Continuous delivery changes the way utilities receive new functionalities and enhancements from their software vendors. With this new approach, utilities have a better way to solve traditional modernization issues, respond promptly to business needs, and become more competitive in their markets.
Utilities are under constant pressure to keep up with technological developments, shifting customer expectations, and ever-changing market realities. Many companies are still using antiquated customer information systems (CIS) which hold back business development and make it hard to keep pace with the industry. Utilities have typically taken on big-bang modernization projects in an attempt to fix these problems; however, this risky and expensive approach often takes so long to get working that by the time new systems are operational, the industry has moved on and another upgrade is required to catch up. To avoid this situation, utilities need an agile CIS that evolves at the pace of the industry while guaranteeing availability, performance, usability, and security.
When considering the ingredients of a winning CIS solution that can help free utilities from the rigidity of their legacy systems, it is hard to look past Continuous Delivery. In stark contrast to the large and disruptive upgrade projects which have plagued the utility industry for years, this model involves the frequent delivery of enhancements and new features to support stable and continuous improvement. By choosing a CIS solution which uses Continuous Delivery, utilities can:
Avoid technological obsolescence
Utilities that depend on rigid customer information systems will soon find that these systems become obsolete as new industry regulations and technological advancements move forward and leave them in the dust.
Continuous delivery solves this problem by helping utilities to constantly update their systems and keep pace with the industry. In this approach, the software vendor provides incremental changes in a sustained effort to provide new and improved functionality while leaving behind business processes which lose relevancy. This is done in a non-disruptive way and saves both time and money when compared to the large step change of traditional upgrade projects.
When using obsolete systems, utilities often miss out on the chance to offer the latest products and services made possible by emerging technologies. Moreover, legacy CIS solutions are so rigid that there is no way to quickly adapt them to industry and regulatory changes without going back to the vendor for customizations.
With continuous delivery, the cycle of recognizing an industry need, developing new functionality, and deploying it to utilities is shorter than ever. Receiving enhancements and new functionalities in this way makes a huge difference for utilities that are trying to stay ahead of the game, as they can be sure that their information systems are continuously evolving to better solve the current issues of their unique business context.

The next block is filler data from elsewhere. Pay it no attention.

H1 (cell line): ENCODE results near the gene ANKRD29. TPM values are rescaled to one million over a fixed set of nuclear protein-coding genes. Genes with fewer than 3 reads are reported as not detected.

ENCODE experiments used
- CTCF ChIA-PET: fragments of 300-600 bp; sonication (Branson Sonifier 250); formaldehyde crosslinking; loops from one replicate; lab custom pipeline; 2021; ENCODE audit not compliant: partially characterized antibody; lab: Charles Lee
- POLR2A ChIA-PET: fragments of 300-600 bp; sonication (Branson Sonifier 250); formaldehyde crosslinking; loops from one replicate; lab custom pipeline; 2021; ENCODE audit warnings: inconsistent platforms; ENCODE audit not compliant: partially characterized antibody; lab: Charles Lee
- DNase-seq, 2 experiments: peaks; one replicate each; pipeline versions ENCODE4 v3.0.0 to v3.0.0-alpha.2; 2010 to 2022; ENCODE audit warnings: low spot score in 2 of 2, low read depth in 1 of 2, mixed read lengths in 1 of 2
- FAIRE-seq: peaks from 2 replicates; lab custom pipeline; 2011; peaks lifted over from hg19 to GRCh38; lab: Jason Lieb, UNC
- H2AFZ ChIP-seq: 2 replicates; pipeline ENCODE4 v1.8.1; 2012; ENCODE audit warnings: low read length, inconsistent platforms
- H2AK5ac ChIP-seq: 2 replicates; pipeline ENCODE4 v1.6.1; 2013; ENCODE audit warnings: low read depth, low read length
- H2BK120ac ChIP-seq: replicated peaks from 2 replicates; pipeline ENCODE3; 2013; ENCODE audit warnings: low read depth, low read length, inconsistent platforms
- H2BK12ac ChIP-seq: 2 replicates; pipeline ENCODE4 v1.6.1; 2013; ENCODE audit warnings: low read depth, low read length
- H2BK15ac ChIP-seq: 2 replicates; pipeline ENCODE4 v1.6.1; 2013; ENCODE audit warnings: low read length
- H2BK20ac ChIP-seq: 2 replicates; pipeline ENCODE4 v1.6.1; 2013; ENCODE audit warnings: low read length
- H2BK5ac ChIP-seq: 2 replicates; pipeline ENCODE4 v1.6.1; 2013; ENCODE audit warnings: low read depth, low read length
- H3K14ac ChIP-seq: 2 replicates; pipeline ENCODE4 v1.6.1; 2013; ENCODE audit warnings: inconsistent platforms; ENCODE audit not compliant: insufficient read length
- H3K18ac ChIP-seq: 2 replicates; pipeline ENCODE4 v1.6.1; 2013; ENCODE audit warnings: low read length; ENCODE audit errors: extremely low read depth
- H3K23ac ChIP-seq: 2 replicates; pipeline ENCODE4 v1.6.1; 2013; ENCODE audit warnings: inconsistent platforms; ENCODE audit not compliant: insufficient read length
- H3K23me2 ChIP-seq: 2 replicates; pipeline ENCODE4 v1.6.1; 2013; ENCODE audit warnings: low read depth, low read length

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Reduce Total Cost of Ownership
Implementing a large software update requires significant cost and effort, so much so that utilities typically put off upgrades and continue running with legacy systems for as long as possible. While this strategy works in the short term, the gap between the functionality they have and the functionality they need keeps growing and so too does the cost to bridge this gap.
If utilities use a continuous delivery approach instead, these intimidating and expensive upgrade projects are broken down into small and steady system updates. This constant stream of updates is easier to manage than big upgrade projects so the implementation costs and overall TCO end up being lower.
Avoid the pain of big upgrade projects
Just the thought of a big upgrade to IT architecture is painful for utility executives because it can mean re-designing a myriad of organizational and business processes, not to mention the effort expended in trying to make the upgraded system actually work. With the pace of industry advancements, companies may find themselves battling through a drastic redesign of their systems every few years, which is clearly not good for productivity.
Fortunately, continuous delivery represents a pain-free way to update business solutions thanks to enhancements which come so frequently that they require minimal effort to administer and can provide utilities with support for the very latest industry trends.
Meet today’s needs instead of yesterday’s
In a large upgrade project, the scope of the upgrade is decided at the very beginning and implementation usually takes a long time; this means that when the project is finally finished, it may not reflect the current needs of the company using it. With continuous delivery, upgrades come more frequently so the client gets more opportunities to steer the development of their business solution. This constant feedback loop strengthens the relationship between utilities and software vendors, improves quality assurance, and allows utilities to respond faster to their customers and the ever-changing needs of their industry.